The Man in the Alley

By Paul R Green

Sergeant Churt DePard squatted down to examine the body at his feet, his white cloak parting enough to let in the early morning drizzle that threatened to become rain with the approaching dawn. He gave an audible groan as he settled; a combination of age, the old knife wound in his back and general aches and pains from his part in breaking up a brawl at the Tanner’s Arms at the start of the night’s shift.

He turned to look up at the young watchman standing over him with sword gripped firmly in his right hand and a lantern held high in his left.

“Shift that thing where it’ll be some use lad.” He growled. The young guard looked confused, then when DePard raised a questioning eyebrow and nodded toward the naked blade he quickly sheathed his weapon with an apologetic shrug.

“Give me your thoughts, Clay?” asked the older man. Orland Clay swung his lantern closer, causing shadows to dance and flit around the body sitting propped against the wall, staring into the afterlife with a bemused expression through cold dead eyes.

“Looks like natural causes to me, boss.” He replied, swinging the lamp to better highlight the knife jutting from the corpse’s bare chest where it poked out between the open folds of a stained linen shirt. “That is, given where we are and the time of night”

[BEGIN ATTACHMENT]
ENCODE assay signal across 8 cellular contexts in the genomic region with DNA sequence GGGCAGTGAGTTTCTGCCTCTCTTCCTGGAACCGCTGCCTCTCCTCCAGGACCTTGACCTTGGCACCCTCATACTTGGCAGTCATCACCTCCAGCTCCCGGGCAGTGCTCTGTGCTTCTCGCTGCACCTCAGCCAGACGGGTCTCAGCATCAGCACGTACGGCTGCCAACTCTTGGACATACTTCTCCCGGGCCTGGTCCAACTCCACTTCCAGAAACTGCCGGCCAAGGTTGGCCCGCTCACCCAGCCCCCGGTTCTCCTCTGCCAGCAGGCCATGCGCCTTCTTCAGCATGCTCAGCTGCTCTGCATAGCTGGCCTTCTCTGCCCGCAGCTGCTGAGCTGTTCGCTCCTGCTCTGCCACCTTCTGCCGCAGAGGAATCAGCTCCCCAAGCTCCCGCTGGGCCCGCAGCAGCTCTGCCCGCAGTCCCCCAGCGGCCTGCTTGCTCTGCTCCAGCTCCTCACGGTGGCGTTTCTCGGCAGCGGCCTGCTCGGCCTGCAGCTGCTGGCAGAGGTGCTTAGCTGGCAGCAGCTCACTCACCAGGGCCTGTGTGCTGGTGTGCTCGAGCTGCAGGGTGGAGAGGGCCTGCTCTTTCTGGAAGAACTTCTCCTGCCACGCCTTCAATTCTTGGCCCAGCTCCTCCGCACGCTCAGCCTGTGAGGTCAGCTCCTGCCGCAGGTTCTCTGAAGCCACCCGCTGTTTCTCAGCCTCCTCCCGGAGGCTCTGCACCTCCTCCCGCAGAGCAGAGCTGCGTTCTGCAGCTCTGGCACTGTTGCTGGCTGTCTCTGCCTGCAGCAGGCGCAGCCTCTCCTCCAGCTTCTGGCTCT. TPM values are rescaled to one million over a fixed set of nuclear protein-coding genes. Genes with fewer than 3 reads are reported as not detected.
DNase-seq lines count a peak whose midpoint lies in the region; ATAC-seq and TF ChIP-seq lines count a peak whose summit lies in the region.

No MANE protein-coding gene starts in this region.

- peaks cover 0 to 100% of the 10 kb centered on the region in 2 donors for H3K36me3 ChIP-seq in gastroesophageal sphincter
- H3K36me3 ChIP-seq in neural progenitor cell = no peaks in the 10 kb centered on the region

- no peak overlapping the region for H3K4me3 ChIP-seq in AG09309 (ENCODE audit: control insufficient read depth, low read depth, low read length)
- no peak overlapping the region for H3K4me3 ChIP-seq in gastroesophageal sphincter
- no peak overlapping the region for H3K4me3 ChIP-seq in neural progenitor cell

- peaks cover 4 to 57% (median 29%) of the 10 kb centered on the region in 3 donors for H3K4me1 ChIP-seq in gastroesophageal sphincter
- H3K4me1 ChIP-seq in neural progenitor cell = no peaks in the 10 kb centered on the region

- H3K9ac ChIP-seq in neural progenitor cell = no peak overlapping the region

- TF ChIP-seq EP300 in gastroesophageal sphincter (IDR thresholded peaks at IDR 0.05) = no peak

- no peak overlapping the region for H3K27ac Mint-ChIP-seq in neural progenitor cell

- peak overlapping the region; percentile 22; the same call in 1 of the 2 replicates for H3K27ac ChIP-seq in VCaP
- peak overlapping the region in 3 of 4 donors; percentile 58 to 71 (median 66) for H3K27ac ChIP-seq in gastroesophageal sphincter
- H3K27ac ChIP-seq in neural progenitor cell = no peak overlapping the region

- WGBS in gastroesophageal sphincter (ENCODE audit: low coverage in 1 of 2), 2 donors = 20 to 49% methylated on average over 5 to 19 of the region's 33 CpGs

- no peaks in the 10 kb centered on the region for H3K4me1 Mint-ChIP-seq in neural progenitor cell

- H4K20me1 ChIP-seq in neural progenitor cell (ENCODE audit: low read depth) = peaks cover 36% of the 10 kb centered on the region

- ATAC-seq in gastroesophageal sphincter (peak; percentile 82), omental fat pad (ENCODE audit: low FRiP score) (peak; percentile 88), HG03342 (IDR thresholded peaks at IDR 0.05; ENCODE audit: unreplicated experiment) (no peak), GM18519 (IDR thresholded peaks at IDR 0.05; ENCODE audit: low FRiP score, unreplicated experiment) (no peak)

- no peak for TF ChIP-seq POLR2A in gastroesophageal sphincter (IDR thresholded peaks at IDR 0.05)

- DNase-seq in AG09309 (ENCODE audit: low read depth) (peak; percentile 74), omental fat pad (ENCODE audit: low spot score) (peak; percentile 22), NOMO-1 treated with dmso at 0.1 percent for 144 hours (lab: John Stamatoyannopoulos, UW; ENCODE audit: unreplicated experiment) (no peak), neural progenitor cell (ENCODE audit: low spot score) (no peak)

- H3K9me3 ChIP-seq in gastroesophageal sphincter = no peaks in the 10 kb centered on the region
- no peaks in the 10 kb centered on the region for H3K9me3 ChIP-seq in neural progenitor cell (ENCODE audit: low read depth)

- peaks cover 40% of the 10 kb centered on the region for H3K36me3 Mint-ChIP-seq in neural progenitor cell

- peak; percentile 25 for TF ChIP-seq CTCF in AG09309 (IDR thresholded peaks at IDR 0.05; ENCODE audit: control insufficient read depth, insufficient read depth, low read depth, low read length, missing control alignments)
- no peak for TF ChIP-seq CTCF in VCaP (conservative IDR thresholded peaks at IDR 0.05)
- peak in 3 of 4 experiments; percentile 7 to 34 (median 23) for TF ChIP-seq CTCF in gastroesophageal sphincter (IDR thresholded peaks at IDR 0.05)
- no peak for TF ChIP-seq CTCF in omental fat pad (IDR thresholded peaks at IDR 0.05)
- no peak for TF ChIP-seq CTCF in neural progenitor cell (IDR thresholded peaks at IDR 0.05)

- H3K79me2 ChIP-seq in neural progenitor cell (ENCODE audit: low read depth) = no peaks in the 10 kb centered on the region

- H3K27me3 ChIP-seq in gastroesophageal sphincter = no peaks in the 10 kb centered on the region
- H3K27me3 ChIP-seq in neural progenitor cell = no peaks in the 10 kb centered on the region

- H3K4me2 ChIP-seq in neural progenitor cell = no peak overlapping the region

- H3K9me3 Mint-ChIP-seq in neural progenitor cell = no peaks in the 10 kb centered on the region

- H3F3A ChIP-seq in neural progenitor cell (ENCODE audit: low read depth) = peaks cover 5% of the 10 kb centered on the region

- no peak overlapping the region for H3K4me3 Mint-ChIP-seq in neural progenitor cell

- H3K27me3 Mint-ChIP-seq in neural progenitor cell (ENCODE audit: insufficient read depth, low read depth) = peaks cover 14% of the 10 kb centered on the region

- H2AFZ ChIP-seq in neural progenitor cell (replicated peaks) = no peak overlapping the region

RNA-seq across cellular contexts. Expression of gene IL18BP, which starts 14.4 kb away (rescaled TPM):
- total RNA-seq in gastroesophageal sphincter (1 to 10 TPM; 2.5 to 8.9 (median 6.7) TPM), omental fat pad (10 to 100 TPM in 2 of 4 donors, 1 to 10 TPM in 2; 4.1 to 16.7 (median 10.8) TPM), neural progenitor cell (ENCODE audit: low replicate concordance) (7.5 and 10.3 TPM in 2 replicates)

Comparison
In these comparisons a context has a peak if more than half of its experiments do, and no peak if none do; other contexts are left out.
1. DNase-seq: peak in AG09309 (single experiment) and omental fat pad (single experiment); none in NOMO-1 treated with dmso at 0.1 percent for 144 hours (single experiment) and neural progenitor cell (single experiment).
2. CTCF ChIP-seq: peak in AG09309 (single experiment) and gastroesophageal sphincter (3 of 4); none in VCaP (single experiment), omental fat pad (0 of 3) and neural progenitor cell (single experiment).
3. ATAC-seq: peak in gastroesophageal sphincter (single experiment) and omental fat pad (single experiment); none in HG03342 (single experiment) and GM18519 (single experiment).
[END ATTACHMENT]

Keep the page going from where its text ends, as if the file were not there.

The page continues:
The big sergeant shook his head, “Give me that.” ordered DePard, taking the lantern. “How long?”

“I’ve been here about half an hour waiting on you, sir, and I was only a few streets away when the boy found me, so I would say that he’s been here at least forty-five minutes.” Clay quickly answered.

DePard snorted. No doubt the boy had known exactly where to find the young watchman at such a miserable hour of an even more miserable night because he’d have gone straight to The Gilded Lily, a brothel on Perfume Street, known to the locals as the Dove’s Nest, due to its popularity with watchmen looking for a moment or twos warmth on a cold, wet night just like tonight. Which put the forty-five minutes estimate closer to an hour, if not more.

Moving the lantern closer with his left hand, DePard, pulled the man’s shirt aside with his right and stared at the well-worn bone handle and the two or three inches of thin, grey steel still visible before leaning in close to take a sniff. Was that fish? It was hard to tell over the underlying rotten stench of the alley. He gave the knife a gentle tug, but it was caught between two ribs and stayed put. Probably why it was still there.